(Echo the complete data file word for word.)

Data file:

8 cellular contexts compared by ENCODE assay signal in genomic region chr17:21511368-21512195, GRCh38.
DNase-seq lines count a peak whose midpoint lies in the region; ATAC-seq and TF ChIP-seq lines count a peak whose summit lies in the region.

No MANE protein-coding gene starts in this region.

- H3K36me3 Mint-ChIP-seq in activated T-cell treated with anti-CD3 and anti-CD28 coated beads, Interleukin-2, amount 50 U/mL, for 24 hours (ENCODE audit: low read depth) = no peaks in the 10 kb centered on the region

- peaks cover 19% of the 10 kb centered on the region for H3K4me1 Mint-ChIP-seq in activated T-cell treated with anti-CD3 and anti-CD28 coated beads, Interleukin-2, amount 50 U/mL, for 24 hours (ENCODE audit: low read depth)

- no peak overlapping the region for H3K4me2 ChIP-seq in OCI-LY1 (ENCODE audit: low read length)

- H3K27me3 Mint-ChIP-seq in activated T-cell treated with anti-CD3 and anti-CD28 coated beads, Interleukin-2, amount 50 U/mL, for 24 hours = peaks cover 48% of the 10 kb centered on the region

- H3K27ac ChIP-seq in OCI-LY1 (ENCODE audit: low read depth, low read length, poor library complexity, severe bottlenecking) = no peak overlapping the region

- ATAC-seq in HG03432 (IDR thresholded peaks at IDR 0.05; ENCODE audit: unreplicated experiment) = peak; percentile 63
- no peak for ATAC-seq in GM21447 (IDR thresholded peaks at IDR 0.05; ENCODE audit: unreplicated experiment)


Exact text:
8 cellular contexts compared by ENCODE assay signal in genomic region chr17:21511368-21512195, GRCh38.
DNase-seq lines count a peak whose midpoint lies in the region; ATAC-seq and TF ChIP-seq lines count a peak whose summit lies in the region.

No MANE protein-coding gene starts in this region.

- H3K36me3 Mint-ChIP-seq in activated T-cell treated with anti-CD3 and anti-CD28 coated beads, Interleukin-2, amount 50 U/mL, for 24 hours (ENCODE audit: low read depth) = no peaks in the 10 kb centered on the region

- peaks cover 19% of the 10 kb centered on the region for H3K4me1 Mint-ChIP-seq in activated T-cell treated with anti-CD3 and anti-CD28 coated beads, Interleukin-2, amount 50 U/mL, for 24 hours (ENCODE audit: low read depth)

- no peak overlapping the region for H3K4me2 ChIP-seq in OCI-LY1 (ENCODE audit: low read length)

- H3K27me3 Mint-ChIP-seq in activated T-cell treated with anti-CD3 and anti-CD28 coated beads, Interleukin-2, amount 50 U/mL, for 24 hours = peaks cover 48% of the 10 kb centered on the region

- H3K27ac ChIP-seq in OCI-LY1 (ENCODE audit: low read depth, low read length, poor library complexity, severe bottlenecking) = no peak overlapping the region

- ATAC-seq in HG03432 (IDR thresholded peaks at IDR 0.05; ENCODE audit: unreplicated experiment) = peak; percentile 63
- no peak for ATAC-seq in GM21447 (IDR thresholded peaks at IDR 0.05; ENCODE audit: unreplicated experiment)